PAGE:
The contributors to this book explore the subjects of what it means to be human (the first part) and what it means to be humane (the second part) from a variety of perspectives. Each has the goal of discerning whether there is indeed a human nature and, if so, what that human nature consists of. The end result is a fascinating study in the variety and complexity of human existence.
Among the themes explored are the nature of humanity, a primarily Western question, from the perspective of the religions and philosophies of the Orient; the questions of human equality and dignity in relation to race and gender; what uniting factors exist among all human beings; and whether there is some defect inherent in human beings. Each subject is explored in relationship with others and from an unique standpoint.
While I disagree with much of the analysis, all of it makes for fascinating reading and each essay provides some insight one of the most important questions a person can ask: what is a human being?
I recommend this book for anyone interested in philosophy and/or anthropology.
One of the most ironic features of intellectual life in the modern world is the use of key Western concepts to undermine Western culture. One particularly outstanding example of this irony is the use of the concept of diversity by the critics of Western Civilization. In their emphasis on diversity and their acceptance of the idea that diversity is a good in itself, these critics are continuing a long Western tradition of accepting what is best in other cultures and grafting those elements onto itself. In their use of the concept of diversity, however, these same critics of Western Civilization are seeking to displace and usurp the authority and importance of the great minds of the Western tradition.
Western Civilization is itself an amalgamation of the Jewish and Greek cultures within the context of Christianity in Roman and northern European cultures. In addition, several of these cultures were themselves amalgamations of other earlier or contemporary civilizations. The Jews, for instance, borrowed heavily from their Babylonian, Persian, and Egyptian neighbors while adding their own uniquely Hebraic elements to form their culture. The Greeks also borrowed frequently from their neighbors and showed an interest in the ideas of other nations. Herodotus, for example, dedicates a significant portion of his Histories to explaining the customs, religions, and histories of non-Greek peoples, including the Egyptians (Book II), the Persians, Indians, Arabs, and Babylonians (Book III), and the Scythians and other peoples who lived to the north of Greece (Book IV). The Romans, similarly, borrowed heavily from each nation which they conquered, assuming its gods into their pantheon and taking a stance of toleration and even accommodation toward any unique customs. In particular, the massive Roman borrowing from the Greeks permanently reshaped many of the most important aspects of Roman culture and forced Romans such as Vergil, in his Aeneid, to attempt to discern a place for the Romans in the ancient and venerable history of the Greeks. The Aeneid in part represents an attempt to demonstrate through artistic anachronism an earlier marriage of the Greek and Roman civilizations than the actual historical events indicate.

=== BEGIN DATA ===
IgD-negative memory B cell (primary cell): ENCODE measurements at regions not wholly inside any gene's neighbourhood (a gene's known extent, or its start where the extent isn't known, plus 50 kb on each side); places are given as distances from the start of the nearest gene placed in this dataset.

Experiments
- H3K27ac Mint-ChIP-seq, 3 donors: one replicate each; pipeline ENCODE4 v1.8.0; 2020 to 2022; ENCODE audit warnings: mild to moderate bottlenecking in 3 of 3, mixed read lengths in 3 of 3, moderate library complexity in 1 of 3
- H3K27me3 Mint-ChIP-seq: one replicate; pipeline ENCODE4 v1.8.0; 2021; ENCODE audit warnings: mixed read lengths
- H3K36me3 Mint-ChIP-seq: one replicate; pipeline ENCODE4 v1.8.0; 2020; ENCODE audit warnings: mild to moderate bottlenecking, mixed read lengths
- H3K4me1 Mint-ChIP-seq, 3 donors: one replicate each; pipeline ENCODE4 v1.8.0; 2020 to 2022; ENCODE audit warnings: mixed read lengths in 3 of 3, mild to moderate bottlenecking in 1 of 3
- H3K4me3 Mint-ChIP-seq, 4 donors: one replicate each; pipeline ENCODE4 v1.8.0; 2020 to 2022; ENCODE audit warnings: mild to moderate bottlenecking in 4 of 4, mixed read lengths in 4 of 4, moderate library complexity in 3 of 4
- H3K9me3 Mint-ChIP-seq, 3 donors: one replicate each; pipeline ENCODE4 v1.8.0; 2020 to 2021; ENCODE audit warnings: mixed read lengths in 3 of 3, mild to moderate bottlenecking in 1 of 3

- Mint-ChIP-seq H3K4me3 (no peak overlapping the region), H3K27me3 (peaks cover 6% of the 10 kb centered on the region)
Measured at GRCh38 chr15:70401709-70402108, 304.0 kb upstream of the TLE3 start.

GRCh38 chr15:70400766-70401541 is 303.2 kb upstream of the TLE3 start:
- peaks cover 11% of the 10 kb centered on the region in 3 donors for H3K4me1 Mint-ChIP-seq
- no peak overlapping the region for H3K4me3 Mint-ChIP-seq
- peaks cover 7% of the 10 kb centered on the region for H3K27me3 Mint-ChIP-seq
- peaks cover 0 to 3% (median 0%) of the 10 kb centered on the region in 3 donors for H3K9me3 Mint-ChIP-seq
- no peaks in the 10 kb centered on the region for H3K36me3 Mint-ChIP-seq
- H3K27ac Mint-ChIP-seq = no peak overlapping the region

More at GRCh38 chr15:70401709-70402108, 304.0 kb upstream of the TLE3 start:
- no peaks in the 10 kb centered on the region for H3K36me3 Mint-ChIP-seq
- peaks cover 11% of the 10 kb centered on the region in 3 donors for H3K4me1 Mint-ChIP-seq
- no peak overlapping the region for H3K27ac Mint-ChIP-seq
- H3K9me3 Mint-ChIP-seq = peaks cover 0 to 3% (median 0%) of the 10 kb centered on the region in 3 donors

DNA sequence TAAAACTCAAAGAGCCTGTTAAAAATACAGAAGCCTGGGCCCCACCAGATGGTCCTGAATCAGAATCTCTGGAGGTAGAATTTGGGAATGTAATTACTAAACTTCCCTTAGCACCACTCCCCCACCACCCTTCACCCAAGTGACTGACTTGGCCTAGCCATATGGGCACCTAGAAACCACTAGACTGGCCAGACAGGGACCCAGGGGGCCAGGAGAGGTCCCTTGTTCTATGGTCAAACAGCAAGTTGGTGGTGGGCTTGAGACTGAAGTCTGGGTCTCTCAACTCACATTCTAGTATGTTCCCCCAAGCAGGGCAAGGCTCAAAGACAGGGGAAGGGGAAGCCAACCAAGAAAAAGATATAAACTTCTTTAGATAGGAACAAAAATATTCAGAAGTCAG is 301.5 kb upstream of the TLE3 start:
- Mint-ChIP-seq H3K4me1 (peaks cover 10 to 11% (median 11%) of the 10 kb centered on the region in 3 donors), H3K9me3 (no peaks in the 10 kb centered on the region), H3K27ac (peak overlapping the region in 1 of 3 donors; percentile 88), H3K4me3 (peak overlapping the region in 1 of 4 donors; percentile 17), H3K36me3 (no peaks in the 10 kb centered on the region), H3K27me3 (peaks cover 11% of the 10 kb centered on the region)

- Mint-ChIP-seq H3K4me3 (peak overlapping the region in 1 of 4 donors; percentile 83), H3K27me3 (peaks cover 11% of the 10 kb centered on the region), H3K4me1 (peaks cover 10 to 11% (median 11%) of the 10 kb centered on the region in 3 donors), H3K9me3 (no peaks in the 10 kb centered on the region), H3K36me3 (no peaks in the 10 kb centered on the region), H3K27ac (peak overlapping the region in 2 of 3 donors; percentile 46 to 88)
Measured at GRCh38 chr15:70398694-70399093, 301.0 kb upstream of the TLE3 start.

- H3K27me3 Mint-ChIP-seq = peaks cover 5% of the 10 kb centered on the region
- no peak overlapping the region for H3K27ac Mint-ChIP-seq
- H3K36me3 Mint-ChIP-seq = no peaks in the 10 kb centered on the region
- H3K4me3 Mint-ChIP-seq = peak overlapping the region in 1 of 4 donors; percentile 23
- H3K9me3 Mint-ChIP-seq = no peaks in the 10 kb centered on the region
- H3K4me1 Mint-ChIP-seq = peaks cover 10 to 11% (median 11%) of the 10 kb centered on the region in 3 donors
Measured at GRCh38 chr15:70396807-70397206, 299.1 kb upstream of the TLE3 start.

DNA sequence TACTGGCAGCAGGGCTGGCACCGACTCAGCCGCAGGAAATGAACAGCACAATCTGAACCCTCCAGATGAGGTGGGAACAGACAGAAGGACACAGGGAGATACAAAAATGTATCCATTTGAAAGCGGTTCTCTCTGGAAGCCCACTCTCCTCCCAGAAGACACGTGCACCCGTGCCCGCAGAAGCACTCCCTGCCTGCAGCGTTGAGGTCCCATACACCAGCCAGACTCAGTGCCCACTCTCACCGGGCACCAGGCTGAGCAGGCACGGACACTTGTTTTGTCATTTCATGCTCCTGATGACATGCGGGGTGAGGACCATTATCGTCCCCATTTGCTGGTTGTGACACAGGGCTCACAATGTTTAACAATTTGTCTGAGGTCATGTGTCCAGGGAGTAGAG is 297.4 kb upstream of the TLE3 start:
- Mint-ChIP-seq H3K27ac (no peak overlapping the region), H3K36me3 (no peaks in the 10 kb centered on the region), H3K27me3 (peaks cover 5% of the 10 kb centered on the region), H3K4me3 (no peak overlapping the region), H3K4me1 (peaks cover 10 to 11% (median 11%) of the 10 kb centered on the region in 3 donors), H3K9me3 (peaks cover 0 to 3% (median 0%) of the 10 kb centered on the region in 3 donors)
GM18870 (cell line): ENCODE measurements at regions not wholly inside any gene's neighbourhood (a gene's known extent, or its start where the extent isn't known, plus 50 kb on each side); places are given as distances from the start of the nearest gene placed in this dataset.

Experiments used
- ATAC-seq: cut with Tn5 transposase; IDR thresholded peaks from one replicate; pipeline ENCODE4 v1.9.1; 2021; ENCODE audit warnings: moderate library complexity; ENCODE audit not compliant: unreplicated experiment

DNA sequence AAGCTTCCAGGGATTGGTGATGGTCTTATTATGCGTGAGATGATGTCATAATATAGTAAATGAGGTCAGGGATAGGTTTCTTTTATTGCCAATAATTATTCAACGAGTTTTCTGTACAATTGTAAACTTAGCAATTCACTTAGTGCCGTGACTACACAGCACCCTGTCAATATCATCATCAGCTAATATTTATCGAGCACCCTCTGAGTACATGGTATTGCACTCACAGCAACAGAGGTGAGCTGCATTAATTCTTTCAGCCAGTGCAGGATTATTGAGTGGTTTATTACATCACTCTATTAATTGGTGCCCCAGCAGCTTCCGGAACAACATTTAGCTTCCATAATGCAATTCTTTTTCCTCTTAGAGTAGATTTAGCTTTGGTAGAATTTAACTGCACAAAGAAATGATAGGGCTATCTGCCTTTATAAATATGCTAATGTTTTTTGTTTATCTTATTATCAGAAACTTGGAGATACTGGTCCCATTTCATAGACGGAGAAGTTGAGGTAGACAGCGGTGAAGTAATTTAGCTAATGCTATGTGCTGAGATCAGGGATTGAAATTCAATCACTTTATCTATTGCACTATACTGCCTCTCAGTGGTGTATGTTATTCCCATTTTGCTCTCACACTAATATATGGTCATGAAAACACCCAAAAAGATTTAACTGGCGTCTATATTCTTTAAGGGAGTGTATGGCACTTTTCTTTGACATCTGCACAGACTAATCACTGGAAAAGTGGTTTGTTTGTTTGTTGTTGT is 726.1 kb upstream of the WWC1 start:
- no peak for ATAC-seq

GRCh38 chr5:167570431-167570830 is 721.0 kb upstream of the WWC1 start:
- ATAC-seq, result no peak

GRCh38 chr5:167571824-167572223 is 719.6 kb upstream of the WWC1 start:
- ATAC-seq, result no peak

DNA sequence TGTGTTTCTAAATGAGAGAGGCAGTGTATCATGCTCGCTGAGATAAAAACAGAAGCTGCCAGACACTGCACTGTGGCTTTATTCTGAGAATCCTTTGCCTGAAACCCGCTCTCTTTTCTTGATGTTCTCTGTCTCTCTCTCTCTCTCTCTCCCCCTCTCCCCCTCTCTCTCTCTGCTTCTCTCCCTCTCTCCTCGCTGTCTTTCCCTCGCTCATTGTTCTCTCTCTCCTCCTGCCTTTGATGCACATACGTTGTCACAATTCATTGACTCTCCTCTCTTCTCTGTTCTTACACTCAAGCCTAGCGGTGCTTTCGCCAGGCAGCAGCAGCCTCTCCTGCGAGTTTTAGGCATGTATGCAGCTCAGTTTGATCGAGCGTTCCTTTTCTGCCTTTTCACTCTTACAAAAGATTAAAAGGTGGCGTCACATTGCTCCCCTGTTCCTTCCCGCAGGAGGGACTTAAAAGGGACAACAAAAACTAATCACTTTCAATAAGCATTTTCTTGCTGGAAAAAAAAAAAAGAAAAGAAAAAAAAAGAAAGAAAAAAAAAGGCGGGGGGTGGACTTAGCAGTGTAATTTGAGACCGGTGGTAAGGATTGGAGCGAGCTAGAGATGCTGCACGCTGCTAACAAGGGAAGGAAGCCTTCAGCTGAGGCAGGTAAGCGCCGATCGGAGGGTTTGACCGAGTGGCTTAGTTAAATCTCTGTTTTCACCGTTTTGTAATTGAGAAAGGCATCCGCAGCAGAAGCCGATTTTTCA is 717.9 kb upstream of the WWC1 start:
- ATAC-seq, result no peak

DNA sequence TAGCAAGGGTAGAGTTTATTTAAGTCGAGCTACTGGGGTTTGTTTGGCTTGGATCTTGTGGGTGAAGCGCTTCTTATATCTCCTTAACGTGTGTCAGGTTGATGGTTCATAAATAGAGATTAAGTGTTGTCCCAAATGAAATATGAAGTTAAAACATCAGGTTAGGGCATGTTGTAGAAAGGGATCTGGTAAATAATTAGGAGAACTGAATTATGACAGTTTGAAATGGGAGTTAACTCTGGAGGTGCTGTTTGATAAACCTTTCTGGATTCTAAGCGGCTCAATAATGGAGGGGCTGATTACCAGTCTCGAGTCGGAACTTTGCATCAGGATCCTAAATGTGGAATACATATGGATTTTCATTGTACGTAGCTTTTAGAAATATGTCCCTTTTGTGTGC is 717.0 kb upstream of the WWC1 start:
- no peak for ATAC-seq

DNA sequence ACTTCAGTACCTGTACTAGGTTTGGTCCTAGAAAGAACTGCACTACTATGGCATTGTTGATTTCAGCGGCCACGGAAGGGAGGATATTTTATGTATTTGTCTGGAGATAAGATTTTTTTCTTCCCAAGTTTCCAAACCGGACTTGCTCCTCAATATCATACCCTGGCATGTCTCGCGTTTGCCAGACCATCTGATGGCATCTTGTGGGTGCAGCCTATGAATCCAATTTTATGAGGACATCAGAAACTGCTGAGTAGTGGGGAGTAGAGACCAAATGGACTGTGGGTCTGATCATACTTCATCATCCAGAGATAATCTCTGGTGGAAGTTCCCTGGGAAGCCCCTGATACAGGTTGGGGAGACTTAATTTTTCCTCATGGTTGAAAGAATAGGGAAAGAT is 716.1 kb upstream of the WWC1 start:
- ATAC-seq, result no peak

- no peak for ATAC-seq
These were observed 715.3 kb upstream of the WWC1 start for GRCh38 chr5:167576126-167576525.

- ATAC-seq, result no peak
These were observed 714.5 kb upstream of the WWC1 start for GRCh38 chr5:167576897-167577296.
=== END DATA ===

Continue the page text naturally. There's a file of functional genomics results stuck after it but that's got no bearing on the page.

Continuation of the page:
In his book Guns, Germs, and Steel, geographer Jared Diamond has convincingly argued that one primary reason for the success of Europe in the development of the technological and scientific knowledge which would enable it to exert its power and influence over the rest of the world for centuries was its geography, which facilitated the rapid transmission of new ideas very quickly. Because of its geography, says Diamond, Europe essentially acted like a sponge, taking in what was best in the developments of all surrounding civilizations and cultivating them to even greater development through the combination of ideas of divergent origins. While Diamond’s theory borders too closely on environmental determinism, there can be little doubt that Europe, through its openness to foreign ideas and its unique ability to bring those ideas together, found the strength that made Western Civilization uniquely powerful in a variety of ways. A telling point of comparison is ancient and medieval China. While Chinese civilization flourished and was admired, even if only from afar and certainly while only partially understood, by Europeans of the Middle Ages, it was quickly surpassed by Europeans in both content and influence. The clear reasons for the eventual floundering of Chinese civilization are the relative geographic isolation of China in comparison with nations of equivalent stature and an internal conservatism which forbade organic development and greeted outside influence with xenophobic hostility.
The result of these differences in attitude towards and ability to engage in a meaningful exchange of ideas on the intellectual lives of Europe and China respectively is indicative of the great strength of the Western position. The result of China’s resistance to change and influence was the maintenance of an antiquated governmental and cultural scheme which collapsed in the years before World War II at the hands of insurgents advocating philosophies, such as democracy and communism, which originated in the West. Confucius’s Analects, for example, while interesting as a relic from the past and, in certain elements, as an example of the universality of the human experience, is of less applicability in China today than is Plato’s Republic in a country whose official name is the People’s Republic of China and whose official economic ideology, communism, originated in the mind of Karl Marx, a German-born Jewish atheist who lived in Great Britain and borrowed heavily from biblical (especially New Testament) eschatology.